Fragrance in Literature 12-Sir Edwin Arnold




Sir Edwin Arnold(June 10, 1832 – March 24, 1904) was an English author and translator of Asian literature. He was principal of the British government college in Pune, India, then joined the staff of the London Daily Telegraph in 1861, becoming chief editor in 1873. His epic poem, The Light of Asia (1879), recounts the life and teachings of Gautama Buddha. His other writings include poetry and travel books. He was knighted in 1888.
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From Light of Asia

In love and silence at that bower's gate;
For there beyond the gate the chamber was,
Beautiful, sweet; a wonder of the world!
Soft light from perfumed lamps through windows fell
Of nakre and stained stars of lucent film
On golden cloths outspread, and silken beds,
And heavy splendour of the purdah's fringe,
Lifted to take only the loveliest in.

Lamps of chased silver swinging from the roof
In silver chains, and fed with perfumed oils,
Made with the moonbeams tender lights and shades....
Fragrant with blooms and jewelled thick with stars,
And cool with mountain airs sighing adown
From snow-flats on Himala high-outspread;
For the moon swung above the eastern peaks,
Climbing the spangled vault, and lighting clear
Robini's ripples and the hills and plains,....

"Oh, flowerets of the field!" Siddartha said,
"Who turn your tender faces to the sun—
Glad of the light, and grateful with sweet breath
Of fragrance and these robes of reverence donned
Silver and gold and purple—none of ye
Miss perfect living, none of ye despoil
Your happy beauty....

So witching, that it seemed the night stood still
To hear them, and the listening stars and moon,
Paused in their orbits while these hymned to Buddh
Of lost delights, and how a mortal man
Findeth nought dearer in the three wide worlds
Than are the yielded loving fragrant breasts
Of Beauty and the rosy breast-blossoms,...

Soft are its slopes and cool its fragrant shades,
And holy all the spirit of the spot
Unto this time: the breath of eve comes hushed
Over the tangled thickets, and high heaps
Of carved red stones cloven by root and stem
Of creeping fig, and clad with waving veil
Of leaf and grass. ...

Queen Maya stood at noon, her days fulfilled,
Under a Palsa in the Palace-grounds,
A stately trunk, straight as a temple-shaft,
With crown of glossy leaves and fragrant blooms;
And, knowing the time some—for all things knew—
The conscious tree bent down its boughs to make
A bower above Queen Maya's majesty....

Then on his neck she hung the fragrant wreath,
And on his breast she laid her perfect head,
And stooped to touch his feet with proud glad eyes,
Saying, "Dear Prince, behold me, who am thine!"

The King gave order that his town should keep
High festival; therefore the ways were swept,
Rose-odours sprinkled in the street, the trees
Were hung with lamps and flags, while merry crowds
Gaped on the sword-players and posturers,
The jugglers, charmers, swingers, rope-walkers,
The nautch-girls in their spangled skirts and bells
That chime light laughter round their restless feet;

This is that Blossom on our human tree
Which opens once in many myriad years—
But opened, fills the world with Wisdom's scent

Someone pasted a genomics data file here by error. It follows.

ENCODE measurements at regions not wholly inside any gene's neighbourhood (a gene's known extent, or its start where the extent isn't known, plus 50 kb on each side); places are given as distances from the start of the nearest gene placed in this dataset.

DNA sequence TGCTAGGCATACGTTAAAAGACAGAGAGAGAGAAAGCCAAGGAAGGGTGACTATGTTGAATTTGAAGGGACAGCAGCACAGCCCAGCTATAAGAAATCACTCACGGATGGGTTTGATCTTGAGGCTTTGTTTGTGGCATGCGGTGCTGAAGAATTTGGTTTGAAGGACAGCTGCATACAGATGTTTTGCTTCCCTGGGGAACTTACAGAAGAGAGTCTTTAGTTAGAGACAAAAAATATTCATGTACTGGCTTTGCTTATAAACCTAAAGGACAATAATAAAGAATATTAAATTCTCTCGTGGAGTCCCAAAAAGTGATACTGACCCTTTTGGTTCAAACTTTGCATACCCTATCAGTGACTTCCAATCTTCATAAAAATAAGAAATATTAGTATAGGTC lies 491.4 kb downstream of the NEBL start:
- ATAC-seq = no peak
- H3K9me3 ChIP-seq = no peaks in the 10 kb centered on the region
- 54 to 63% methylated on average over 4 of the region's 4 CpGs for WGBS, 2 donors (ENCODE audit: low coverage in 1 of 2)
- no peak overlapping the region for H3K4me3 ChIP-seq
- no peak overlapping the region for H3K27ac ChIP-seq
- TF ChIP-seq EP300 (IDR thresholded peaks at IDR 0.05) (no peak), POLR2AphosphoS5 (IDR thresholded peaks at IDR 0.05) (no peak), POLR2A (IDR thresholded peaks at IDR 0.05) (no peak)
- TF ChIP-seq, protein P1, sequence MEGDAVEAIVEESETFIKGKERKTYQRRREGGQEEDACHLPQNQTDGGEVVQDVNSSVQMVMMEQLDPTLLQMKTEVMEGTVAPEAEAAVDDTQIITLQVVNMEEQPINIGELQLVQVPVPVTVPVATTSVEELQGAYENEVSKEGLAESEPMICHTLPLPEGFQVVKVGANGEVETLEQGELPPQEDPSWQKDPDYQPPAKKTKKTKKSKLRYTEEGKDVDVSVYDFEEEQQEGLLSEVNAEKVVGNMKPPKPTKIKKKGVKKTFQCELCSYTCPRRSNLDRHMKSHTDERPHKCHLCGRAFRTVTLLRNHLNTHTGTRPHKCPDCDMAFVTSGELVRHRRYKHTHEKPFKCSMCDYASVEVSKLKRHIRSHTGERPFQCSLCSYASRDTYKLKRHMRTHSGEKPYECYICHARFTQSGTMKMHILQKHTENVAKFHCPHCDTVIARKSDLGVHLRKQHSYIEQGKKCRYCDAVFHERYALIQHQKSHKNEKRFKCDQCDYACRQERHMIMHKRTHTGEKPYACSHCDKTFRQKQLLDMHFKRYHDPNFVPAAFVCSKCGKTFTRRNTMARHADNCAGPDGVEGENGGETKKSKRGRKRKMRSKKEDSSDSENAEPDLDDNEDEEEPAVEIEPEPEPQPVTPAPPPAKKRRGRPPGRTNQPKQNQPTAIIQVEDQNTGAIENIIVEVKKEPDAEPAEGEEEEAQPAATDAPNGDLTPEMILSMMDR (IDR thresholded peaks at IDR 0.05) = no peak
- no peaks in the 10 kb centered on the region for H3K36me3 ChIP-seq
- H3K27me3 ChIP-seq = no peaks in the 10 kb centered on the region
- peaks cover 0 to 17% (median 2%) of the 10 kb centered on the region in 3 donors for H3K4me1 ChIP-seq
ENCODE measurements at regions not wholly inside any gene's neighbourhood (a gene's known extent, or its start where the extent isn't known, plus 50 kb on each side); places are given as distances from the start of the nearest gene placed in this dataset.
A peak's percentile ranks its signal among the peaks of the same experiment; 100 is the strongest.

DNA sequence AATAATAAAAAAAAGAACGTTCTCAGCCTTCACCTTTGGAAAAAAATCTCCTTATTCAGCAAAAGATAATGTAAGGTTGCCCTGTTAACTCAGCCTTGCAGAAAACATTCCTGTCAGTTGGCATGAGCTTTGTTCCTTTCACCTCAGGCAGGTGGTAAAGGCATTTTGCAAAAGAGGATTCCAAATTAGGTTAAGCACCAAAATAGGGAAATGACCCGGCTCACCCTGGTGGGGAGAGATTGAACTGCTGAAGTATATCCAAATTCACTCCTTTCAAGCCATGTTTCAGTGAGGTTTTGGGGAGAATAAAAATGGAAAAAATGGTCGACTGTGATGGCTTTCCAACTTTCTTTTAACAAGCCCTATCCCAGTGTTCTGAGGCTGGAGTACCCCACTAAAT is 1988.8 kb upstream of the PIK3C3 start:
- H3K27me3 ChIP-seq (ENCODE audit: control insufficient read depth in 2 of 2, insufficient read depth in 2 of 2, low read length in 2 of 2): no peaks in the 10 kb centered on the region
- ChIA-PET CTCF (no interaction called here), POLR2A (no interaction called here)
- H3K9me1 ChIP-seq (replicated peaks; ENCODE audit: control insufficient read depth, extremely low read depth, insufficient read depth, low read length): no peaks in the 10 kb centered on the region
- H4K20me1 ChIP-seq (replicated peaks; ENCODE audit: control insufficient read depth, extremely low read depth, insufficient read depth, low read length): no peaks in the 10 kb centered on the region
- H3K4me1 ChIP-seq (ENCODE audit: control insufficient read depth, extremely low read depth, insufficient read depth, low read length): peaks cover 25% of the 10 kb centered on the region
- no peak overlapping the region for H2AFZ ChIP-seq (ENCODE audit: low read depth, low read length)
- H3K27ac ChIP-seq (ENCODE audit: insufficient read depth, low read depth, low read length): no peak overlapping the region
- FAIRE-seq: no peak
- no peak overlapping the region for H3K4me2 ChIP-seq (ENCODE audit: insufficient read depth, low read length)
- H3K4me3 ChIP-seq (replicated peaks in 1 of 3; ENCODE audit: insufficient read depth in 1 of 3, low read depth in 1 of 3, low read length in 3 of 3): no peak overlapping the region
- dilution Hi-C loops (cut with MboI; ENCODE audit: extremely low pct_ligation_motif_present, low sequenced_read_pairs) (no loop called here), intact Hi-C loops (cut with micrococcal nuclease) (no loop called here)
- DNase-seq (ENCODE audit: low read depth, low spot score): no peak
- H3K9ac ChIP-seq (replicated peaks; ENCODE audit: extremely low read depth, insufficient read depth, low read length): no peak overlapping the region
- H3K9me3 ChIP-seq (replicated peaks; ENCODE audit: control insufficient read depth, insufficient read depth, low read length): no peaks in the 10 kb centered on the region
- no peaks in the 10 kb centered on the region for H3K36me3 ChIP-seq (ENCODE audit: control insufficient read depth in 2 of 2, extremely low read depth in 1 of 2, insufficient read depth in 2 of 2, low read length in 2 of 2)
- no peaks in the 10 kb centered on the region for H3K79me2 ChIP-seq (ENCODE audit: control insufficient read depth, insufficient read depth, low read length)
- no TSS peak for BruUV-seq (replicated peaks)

And Love's dropped honey; from thy royal root
A Heavenly Lotus springs: Ah, happy House!

So flocked
Kapilavastu's maidens to the gate,
Each with her dark hair newly smoothed and bound,
Eyelashes lustred with the soorma-stick,
Fresh-bathed and scented; all in shawls and cloths
Of gayest; slender hands and feet new-stained
With crimson, and the tilka-spots stamped bright.

And down the sides, and all about the frames
Wherein were set the fretted lattices,
Through which there breathed, with moonlight and
     cool airs,
Scents from the shell-flowers and the jasmine sprays;
Not bringing thither grace or tenderness
Sweeter than shed from those fair presences
Within the place—the beauteous Sakya Prince,
And hers, the stately, bright Yasodhara.

Lo! as ye lie asleep so must ye lie
A-dead; and when the rose dies where are gone
Its scent and splendour? when the lamp is drained
Whither is fled the flame? Press heavy, Night!

Then, lightly treading where those sleepers lay,
Into the night Siddartha passed: its eyes,
The watchful stars, looked love on him: its breath,
The wandering wind, kissed his robe's fluttered fringe;
The garden-blossoms, folded for the dawn,
Opened their velvet hearts to waft him scents
From pink and purple censers: o'er the land,
From Himalay unto the Indian Sea,...

The King stood in his hall of offering.
On either hand, the white-robed Brahmans ranged
Muttered their mantras, feeding still the fire
Which roared upon the midmost altar. There
From scented woods flickered bright tongues of flame,
Hissing and curling as they licked the gifts
Of ghee and spices and the soma juice,
The joy of Iudra.

Whom—as he passed into its ample shade,
Cloistered with columned dropping stems, and roofed
With vaults of glistening green—the conscious earth
Worshipped with waving grass and sudden flush
Of flowers about his feet. The forest-boughs
Bent down to shade him; from the river sighed
Cool wafts of wind laden with lotus-scents
Breathed by the water-gods.

Look! like a bee
Winged for the hive, who sees the mogras spread
And scents their utter sweetness on the air,
If he be honey-filled, it matters not;
If night be nigh, or rain, he will not heed;
Needs must he light on those delicious blooms
And drain their nectar; so these messengers
One with another, hearing Buddha's words,
Let go the purpose of their speed, and mixed,
Heedless of all, amid the Master's train.

Also the roads were laid with scented boughs
Of neem and mango, and full mussuks shed
Sandal and jasmine on the dust, and flags
Fluttered; and on the day when he should come
It was ordained how many elephants—
With silver howdahs and their tusks gold-tipped—
Should wait beyond the ford, and where the drums
Should boom "Siddartha cometh!"